The agitation posters on Muslim women’s emancipation and Bolsheviks’ gender policy open up a di!erent perspective on the soft sociocultural reforms in Soviet Turkestan. Visual agitation was a means of cultural transfer of Europeanized and secular norms into the patriarchal public and private space and a tool for recoding the indigenous peoples’ worldview. The paper investigates visual agitation and analyzes the principles of functioning of emancipation posters of Muslim women in a culturally sophisticated society. Agitation posters are examined as instruments of modernizing women’s living environment in cities, villages as well as in the steppe (of a nomadic lifestyle). The paper partly raises the question of the potential limits of the perception of indigenous women’s image. The theoretical researches of Soviet art critics are used for this analysis. There is an attempt made to analyze the visual propaganda in the cultural and psychological contexts as well as in terms of the artistic features of the images. The visual agitation is studied as an essential component of emancipation, which played a significant role in promoting the values of Soviet feminists in the first half of the 1920s.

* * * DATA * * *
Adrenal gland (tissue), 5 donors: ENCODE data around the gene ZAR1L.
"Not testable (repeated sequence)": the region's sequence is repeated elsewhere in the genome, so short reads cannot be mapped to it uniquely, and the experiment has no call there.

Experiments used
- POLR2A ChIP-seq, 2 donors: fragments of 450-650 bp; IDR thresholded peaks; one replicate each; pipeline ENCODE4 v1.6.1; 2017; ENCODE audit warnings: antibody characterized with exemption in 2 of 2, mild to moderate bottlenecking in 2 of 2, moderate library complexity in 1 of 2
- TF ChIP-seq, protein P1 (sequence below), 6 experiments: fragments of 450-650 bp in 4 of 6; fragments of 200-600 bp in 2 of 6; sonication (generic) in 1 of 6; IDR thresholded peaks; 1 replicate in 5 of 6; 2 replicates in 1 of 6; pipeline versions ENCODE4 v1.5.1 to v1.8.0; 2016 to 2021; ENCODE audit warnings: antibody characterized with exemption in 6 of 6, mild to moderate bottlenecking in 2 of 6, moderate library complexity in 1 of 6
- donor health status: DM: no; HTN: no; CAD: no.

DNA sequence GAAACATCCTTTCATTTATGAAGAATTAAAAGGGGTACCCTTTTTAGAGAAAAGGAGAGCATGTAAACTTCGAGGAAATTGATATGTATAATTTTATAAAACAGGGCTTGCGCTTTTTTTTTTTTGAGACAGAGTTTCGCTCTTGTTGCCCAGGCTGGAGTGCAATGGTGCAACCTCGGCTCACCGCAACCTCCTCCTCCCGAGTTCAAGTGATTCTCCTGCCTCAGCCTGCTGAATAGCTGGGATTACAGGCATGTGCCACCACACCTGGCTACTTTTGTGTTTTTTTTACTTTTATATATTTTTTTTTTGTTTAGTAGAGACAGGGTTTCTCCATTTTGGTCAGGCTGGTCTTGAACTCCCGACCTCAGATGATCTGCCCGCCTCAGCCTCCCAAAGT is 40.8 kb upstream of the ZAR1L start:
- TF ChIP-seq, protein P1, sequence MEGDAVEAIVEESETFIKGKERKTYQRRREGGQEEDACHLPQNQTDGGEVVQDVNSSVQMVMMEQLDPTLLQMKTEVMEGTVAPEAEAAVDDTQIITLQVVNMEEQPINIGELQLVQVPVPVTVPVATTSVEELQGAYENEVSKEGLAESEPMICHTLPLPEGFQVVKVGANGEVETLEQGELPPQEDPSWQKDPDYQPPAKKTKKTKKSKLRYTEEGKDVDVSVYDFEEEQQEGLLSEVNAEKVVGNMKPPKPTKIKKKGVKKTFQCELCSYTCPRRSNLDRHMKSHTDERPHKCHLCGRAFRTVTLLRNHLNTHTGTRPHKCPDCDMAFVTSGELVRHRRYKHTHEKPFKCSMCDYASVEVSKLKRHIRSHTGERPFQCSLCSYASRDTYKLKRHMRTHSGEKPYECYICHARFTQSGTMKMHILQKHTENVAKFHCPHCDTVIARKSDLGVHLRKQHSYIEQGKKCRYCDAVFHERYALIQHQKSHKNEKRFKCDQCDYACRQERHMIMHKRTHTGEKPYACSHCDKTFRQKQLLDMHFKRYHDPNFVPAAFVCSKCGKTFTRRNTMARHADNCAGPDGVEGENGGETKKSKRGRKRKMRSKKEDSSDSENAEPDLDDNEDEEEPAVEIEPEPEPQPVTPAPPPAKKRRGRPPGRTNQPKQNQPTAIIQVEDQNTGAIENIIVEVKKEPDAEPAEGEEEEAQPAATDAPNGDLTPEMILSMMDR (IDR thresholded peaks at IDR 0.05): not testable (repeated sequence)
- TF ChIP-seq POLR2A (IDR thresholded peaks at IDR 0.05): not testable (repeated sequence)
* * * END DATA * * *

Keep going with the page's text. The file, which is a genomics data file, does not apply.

The pivotal goal of the study is to reveal the role of the Islamist parties and movements in politics in Egypt and Tunisia before and after the protests of the ‘Arab spring’. In addition, it seeks to explain how various Islamist groups interacted with each other and which factors determined the nature of their interaction. According to preliminary observations, there were several common features in the character of Islamists’ participation in politics in Egypt and Tunisia after the dissolution of Mubarak and Ben Ali. This led to utilizing of comparative analyzes in this research and promoted the understanding of why Tunisian Islamists appeared to be more successful in politics than their Egyptian counterparts. The method of case-study was employed to investigate the relations between Islamist groups in 20 and 21 centuries. Eventually, the following conclusion was reached: these relations were highly determined not by common goals and ideological closeness of the Islamists, but rather by historical hostility towards each other and pragmatic interests.